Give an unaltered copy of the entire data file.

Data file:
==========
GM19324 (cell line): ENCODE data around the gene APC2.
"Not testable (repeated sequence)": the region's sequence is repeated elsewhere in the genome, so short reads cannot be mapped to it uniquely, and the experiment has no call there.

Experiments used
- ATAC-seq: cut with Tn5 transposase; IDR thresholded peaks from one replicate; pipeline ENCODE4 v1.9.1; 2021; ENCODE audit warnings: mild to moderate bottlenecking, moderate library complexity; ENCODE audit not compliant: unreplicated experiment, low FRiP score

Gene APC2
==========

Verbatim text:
GM19324 (cell line): ENCODE data around the gene APC2.
"Not testable (repeated sequence)": the region's sequence is repeated elsewhere in the genome, so short reads cannot be mapped to it uniquely, and the experiment has no call there.

Experiments used
- ATAC-seq: cut with Tn5 transposase; IDR thresholded peaks from one replicate; pipeline ENCODE4 v1.9.1; 2021; ENCODE audit warnings: mild to moderate bottlenecking, moderate library complexity; ENCODE audit not compliant: unreplicated experiment, low FRiP score

Gene APC2